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The following very helpful article http://www.independentfreepress.com/article/47788 is reprinted with full permission from;

John McGhie, Managing editor, Independent & Free Press and the authors; Lori Gysel & Gerry Kentner

Reader's question: What to use-- butter, margarine, vegetable shortening ...
By Lori Gysel & Gerry Kentner

I love questions from readers-- today's article is the result of a reader who wrote in saying that they really enjoyed the article on baking soda/powder, could we please write a story on butter/shortening/lard and how it relates to cooking.

  So, here we go. Butter, margarine, shortening, Lard, copha, suet-- will the real winner please stand up?

First of all, I am looking into these products as they relate to cooking and baking. If you want to compare which is better to top your toasted bagel-- that you will have to determine on your own.

Butter: a dairy product made by churning fresh or fermented milk or cream. Butter consists of butterfat surrounding tiny miniscules of water and milk proteins. Butter is most commonly made from cow's milk, but can be made from other animals as well. When refrigerated, butter is a solid, moving to spreadable consistency at about 15 degrees C and then to a thin liquid when heated. Butter is about 80% fat-- all saturated fat.

Butter has a low smoke point--although it can be stretched a little higher when clarified butter (butter with the water and milk solids removed) is used. Butter adds essential flavour to sauces and is used in many forms of cooking. As it pertains to baking, many recipes call for butter and sugar to be creamed together at the start of the recipe-- adding to the leavening power of the recipe. Some cookies, such as shortbread may have no other form of moisture other than the water in the butter.

For making pastry, butter adds great flavour, but can be difficult because of its low smoke point-- keeping all the ingredients for the pastry chilled and chilling the pastry before it goes in the oven can help. For long-baking pastry covered dishes, a butter crust can contribute to over-browning and the crust may need to be covered for some portion of the baking.

Margarine: Margarine today can be made from a variety of different animal and vegetable fats and then often mixed with skimmed milk, salt and emulsifiers. Margarines are generally a combination of saturated and mono and poly unsaturated fats. There are many different fat contents of margarine. For the purposes of baking, you need to choose a margarine with a fat content of 60% or more. Although a 60% fat content margarine can be substituted for butter in many cooking and baking recipes, it is not recommended in recipes that are extremely precise in the fat and moisture contents such as pie pastry.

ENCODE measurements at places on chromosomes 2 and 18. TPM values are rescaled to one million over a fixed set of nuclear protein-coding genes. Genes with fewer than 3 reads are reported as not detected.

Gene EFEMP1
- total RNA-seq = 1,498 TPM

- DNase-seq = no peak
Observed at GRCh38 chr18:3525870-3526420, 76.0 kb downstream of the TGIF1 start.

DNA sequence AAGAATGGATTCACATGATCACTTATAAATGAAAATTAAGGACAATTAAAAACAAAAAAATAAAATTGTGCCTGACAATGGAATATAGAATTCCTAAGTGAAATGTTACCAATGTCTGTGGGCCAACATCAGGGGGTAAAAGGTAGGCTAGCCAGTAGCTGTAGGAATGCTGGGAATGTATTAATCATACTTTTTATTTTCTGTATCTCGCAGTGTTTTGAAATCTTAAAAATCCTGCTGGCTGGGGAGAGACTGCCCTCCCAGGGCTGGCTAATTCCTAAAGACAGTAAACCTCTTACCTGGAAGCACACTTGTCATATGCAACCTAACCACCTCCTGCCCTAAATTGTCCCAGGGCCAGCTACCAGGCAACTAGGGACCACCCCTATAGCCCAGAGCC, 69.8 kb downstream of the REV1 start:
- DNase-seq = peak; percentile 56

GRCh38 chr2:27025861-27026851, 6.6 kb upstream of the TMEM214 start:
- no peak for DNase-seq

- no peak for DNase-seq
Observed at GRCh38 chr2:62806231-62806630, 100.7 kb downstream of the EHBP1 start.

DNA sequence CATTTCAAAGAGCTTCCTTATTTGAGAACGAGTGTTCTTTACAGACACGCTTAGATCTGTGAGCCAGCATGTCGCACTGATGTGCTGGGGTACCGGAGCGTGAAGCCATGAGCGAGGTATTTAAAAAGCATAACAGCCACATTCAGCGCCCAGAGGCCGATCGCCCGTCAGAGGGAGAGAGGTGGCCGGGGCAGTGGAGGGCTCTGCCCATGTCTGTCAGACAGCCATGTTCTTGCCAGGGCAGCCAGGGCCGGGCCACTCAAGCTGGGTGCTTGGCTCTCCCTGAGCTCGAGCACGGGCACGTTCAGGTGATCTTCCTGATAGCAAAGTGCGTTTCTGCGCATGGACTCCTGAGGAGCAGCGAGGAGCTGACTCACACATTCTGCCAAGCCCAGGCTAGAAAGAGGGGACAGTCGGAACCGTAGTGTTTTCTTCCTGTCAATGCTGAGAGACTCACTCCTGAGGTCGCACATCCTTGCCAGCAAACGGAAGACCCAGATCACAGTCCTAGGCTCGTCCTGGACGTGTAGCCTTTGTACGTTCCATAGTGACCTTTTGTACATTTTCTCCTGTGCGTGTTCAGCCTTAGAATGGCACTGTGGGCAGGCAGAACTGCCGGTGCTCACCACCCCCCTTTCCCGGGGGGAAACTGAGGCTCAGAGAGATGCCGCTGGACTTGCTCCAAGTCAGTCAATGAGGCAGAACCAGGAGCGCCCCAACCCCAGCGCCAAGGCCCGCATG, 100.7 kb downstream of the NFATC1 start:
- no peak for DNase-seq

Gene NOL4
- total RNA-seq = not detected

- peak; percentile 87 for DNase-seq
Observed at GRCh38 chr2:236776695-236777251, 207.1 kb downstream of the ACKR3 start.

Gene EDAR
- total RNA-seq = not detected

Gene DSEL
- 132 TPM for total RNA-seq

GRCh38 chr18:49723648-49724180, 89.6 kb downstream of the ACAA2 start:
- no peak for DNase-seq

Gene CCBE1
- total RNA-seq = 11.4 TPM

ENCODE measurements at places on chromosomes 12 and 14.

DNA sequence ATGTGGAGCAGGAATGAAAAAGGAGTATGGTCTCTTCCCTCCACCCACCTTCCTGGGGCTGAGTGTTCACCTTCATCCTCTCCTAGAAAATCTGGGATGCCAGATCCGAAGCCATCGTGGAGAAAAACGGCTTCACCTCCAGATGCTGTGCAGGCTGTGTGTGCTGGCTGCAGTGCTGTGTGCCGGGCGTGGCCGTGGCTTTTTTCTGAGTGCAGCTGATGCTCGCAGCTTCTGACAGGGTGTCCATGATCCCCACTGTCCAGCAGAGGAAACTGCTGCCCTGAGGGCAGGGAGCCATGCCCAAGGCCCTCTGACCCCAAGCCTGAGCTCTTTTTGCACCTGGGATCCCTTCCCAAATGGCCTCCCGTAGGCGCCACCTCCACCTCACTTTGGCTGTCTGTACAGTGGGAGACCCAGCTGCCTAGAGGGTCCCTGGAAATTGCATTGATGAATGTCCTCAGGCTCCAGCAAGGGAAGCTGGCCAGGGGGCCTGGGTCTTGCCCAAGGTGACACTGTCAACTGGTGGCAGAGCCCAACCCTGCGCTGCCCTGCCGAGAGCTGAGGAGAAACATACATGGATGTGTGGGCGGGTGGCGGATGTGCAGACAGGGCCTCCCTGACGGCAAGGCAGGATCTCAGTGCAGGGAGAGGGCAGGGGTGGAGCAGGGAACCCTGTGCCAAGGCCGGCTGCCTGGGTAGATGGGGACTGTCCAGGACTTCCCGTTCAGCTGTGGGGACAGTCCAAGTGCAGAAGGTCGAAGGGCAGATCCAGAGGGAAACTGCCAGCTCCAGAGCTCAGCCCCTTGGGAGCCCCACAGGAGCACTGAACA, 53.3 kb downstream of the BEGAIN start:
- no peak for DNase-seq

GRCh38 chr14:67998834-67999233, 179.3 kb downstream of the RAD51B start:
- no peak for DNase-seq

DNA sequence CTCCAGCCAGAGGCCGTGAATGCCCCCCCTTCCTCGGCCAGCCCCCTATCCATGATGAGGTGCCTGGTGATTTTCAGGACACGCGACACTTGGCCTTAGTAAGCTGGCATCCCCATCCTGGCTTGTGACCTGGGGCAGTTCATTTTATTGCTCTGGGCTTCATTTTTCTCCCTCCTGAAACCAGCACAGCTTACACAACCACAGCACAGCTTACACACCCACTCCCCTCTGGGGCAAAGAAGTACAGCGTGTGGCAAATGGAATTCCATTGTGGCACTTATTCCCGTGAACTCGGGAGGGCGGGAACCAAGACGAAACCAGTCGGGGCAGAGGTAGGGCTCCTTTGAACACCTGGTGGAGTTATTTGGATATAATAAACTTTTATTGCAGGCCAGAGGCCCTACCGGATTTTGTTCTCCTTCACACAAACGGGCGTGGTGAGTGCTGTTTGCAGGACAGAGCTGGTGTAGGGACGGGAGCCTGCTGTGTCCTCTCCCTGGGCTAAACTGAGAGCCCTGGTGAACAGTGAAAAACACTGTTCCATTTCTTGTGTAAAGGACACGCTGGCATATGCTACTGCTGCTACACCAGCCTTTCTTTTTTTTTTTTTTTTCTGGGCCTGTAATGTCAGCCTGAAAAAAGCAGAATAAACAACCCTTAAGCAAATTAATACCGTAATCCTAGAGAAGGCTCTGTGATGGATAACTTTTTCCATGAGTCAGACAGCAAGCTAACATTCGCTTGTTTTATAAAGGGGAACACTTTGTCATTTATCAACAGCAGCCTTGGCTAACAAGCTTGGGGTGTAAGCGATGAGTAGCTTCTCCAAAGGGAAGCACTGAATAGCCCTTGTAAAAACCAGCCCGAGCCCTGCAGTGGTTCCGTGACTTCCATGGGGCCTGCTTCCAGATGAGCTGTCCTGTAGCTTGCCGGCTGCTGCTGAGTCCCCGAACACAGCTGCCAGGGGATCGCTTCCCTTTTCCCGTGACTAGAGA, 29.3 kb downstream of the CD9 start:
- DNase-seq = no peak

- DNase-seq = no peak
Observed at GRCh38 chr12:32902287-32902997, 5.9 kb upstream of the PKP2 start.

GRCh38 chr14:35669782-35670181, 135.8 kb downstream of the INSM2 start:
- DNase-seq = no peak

Vegetable shortening: a semi-solid fat (100% fat) used in cooking and baking. It is made with partially hydrogenated oil, meaning it is traditionally high in trans fats. However, Crisco has been changing all of their formulations over the past number of years and now claims that their regular vegetable shortening in a 12g serving has only 1 gram trans fats. Vegetable shortening has a higher smoke point than butter and therefore holds up well to the making of pastry.

Lard: is pig fat, rendered or unrendered (meaning that there are two different ways of producing the lard-- a wet or a dry method). Lard has saturated fat and unsaturated fat, with some trans fats due to the hydrogenation process. It has a high smoke point and large fat crystals, which help make the flakes so desired in pie pastry. Lard makes an excellent pastry crust.

Suet: suet is raw beef or mutton fat-- hard fat found around the loin and kidneys. It is primarily found in dehydrated form now, mixed with flour to make it stable at room temperature. It is an essential ingredient in the making of Christmas pudding, haggis, mincemeat and the crust for steak and kidney pie. The low melting point of suet makes it perfect for cooking at moderate temperatures-- such as steaming. As a pastry, it is quite soft and does not yield the crispness often yearned for in a pie pastry.

Copha: a vegetable shortening made from hydrogenated coconut oil. Produced only in Australia-- it is difficult to find in Europe and North America. It is used in traditional Australian treats such as Chocolate crackles and White Christmas.

The bottom line? When cooking and baking, I primarily use butter. I will never substitute for margarine in my own cooking. Crisco vegetable shortening is the only product I use for pie pastry. It makes a great pastry with perfect flakes and just the right amount of browning-- it's easy to handle, the pies turn out delicious-- and its what my mom taught me to use. I use suet for Christmas puddings and mincemeat and will continue to do so. You'll have to make your own choice!

Have fun and keep cooking!

(Lori and Gerry can be reached at whatscookin@independentfreepress.com)

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